The Penn Medicine study also found lower utilization of CTC among asymptomatic non-white patients. It is not clear whether this decreased utilization is due to overall lower rates of colorectal cancer screening in this group of patients, patient preference, or diminished access to imaging technology. But previous findings indicate that minority populations are less likely to be aware of colorectal cancer screening procedures and more likely to believe that screening is only needed after symptoms develop -- both represent barriers to colorectal cancer screening compliance. “Given the higher incidence and mortality from colorectal cancer among black patients and lower rates of screening in minority patients overall, this cohort could benefit most through CTC,” said Zafar.
Colorectal cancer was the third most commonly diagnosed cancer among men and women, as well as the third leading cause of cancer death for 2012 in the United States. Although it is largely preventable through colonoscopy, screening remains underutilized. In light of their findings, the study team suggests that reimbursement for screening CTC may increase overall screening rates in the elderly but could simultaneously exacerbate disparities in colorectal cancer screening.
CMS’ decision to end reimbursements in 2009 was subsequently opposed by several groups such as the American Cancer Society and American College of Radiology, which both recognize CTC as a recommended screening procedure for Americans ages 65 years and older.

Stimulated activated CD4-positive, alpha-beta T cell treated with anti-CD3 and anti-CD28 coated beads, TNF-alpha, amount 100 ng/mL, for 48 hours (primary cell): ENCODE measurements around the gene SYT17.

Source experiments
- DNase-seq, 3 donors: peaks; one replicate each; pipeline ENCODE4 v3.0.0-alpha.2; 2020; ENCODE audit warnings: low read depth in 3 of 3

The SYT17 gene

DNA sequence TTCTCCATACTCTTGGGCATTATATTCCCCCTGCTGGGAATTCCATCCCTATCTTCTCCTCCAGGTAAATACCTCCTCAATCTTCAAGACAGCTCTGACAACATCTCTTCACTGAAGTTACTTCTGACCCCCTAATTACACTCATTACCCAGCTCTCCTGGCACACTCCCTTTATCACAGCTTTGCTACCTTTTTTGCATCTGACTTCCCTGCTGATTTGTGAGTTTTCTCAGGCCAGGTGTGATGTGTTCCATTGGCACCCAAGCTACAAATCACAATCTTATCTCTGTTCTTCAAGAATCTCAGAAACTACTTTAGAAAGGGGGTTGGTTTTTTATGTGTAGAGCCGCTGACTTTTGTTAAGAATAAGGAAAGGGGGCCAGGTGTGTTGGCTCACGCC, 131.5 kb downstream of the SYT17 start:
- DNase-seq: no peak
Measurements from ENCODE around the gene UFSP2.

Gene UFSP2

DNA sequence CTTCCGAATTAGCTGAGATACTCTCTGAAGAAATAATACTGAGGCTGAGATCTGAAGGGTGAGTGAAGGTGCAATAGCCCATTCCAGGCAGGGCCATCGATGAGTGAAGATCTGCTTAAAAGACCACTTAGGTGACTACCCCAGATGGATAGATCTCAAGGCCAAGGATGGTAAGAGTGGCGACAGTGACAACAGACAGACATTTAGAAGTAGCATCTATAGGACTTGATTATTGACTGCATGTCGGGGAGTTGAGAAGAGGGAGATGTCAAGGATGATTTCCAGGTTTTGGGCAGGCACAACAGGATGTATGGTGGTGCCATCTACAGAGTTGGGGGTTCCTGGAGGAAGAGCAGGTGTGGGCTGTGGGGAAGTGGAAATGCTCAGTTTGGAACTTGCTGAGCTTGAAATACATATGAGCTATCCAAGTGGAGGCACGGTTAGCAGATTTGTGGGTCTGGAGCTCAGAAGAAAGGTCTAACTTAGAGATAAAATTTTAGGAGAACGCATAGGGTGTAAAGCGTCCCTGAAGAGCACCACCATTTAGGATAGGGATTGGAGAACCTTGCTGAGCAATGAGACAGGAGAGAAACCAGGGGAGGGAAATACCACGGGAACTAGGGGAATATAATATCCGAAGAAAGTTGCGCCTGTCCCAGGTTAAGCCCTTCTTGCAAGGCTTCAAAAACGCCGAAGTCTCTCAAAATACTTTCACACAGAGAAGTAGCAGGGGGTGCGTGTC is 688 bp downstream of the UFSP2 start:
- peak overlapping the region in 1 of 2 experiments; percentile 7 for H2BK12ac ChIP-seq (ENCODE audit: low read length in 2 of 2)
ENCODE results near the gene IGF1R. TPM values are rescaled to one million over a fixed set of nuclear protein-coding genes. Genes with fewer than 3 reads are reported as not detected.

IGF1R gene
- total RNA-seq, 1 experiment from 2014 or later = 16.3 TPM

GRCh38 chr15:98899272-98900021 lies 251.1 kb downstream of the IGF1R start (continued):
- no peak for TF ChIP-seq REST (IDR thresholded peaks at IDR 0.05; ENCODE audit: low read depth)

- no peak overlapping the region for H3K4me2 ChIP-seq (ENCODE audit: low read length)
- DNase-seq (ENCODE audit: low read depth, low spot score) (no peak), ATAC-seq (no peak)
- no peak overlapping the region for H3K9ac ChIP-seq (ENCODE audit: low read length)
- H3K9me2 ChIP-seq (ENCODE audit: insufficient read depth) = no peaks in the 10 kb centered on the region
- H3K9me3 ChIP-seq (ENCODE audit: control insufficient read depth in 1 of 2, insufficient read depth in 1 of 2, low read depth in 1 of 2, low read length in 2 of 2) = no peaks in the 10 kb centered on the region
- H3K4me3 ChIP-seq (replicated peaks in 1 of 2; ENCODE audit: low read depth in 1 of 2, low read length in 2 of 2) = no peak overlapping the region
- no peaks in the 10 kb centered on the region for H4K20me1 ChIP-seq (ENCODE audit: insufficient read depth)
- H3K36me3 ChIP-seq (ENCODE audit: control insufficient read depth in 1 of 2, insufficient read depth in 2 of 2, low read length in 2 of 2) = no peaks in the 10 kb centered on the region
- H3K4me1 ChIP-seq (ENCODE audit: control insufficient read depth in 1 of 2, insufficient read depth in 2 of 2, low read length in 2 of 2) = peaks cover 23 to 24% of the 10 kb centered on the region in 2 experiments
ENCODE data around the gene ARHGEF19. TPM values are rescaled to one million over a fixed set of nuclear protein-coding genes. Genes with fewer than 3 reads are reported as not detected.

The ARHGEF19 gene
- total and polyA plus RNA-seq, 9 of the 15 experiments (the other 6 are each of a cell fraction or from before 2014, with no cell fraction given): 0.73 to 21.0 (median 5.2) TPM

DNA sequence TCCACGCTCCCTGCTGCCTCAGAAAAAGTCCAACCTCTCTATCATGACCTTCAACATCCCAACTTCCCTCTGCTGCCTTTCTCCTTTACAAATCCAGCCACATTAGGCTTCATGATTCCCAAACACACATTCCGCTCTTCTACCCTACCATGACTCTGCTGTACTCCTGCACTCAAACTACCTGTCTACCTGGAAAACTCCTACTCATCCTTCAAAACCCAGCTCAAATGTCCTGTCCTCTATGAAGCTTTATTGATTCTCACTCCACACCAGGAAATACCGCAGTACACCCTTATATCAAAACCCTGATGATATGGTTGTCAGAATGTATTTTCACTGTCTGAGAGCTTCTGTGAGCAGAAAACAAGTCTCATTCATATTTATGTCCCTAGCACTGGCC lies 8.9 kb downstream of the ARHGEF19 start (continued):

Additional Penn co-authors of the study are Jianing Yang, BS, Michael Harhay, MPH, Anna Lev-Toaff, MD, and Katrina Armstrong, MD, MSCE.
This study was supported in part by the American Cancer Society (IRG-78-002-31) and the National Institutes of Health (1-KM-CA156715-01).
Penn Medicine is one of the world's leading academic medical centers, dedicated to the related missions of medical education, biomedical research, and excellence in patient care. Penn Medicine consists of the Raymond and Ruth Perelman School of Medicine at the University of Pennsylvania (founded in 1765 as the nation's first medical school) and the University of Pennsylvania Health System, which together form a $4.9 billion enterprise.
The Perelman School of Medicine has been ranked among the top five medical schools in the United States for the past 17 years, according to U.S. News & World Report's survey of research-oriented medical schools. The School is consistently among the nation's top recipients of funding from the National Institutes of Health, with $409 million awarded in the 2014 fiscal year.
The University of Pennsylvania Health System's patient care facilities include: The Hospital of the University of Pennsylvania and Penn Presbyterian Medical Center -- which are recognized as one of the nation's top "Honor Roll" hospitals by U.S. News & World Report -- Chester County Hospital; Lancaster General Health; Penn Wissahickon Hospice; and Pennsylvania Hospital -- the nation's first hospital, founded in 1751. Additional affiliated inpatient care facilities and services throughout the Philadelphia region include Chestnut Hill Hospital and Good Shepherd Penn Partners, a partnership between Good Shepherd Rehabilitation Network and Penn Medicine.
Penn Medicine is committed to improving lives and health through a variety of community-based programs and activities. In fiscal year 2014, Penn Medicine provided $771 million to benefit our community.
Department of Communications
For Patients and the General Public: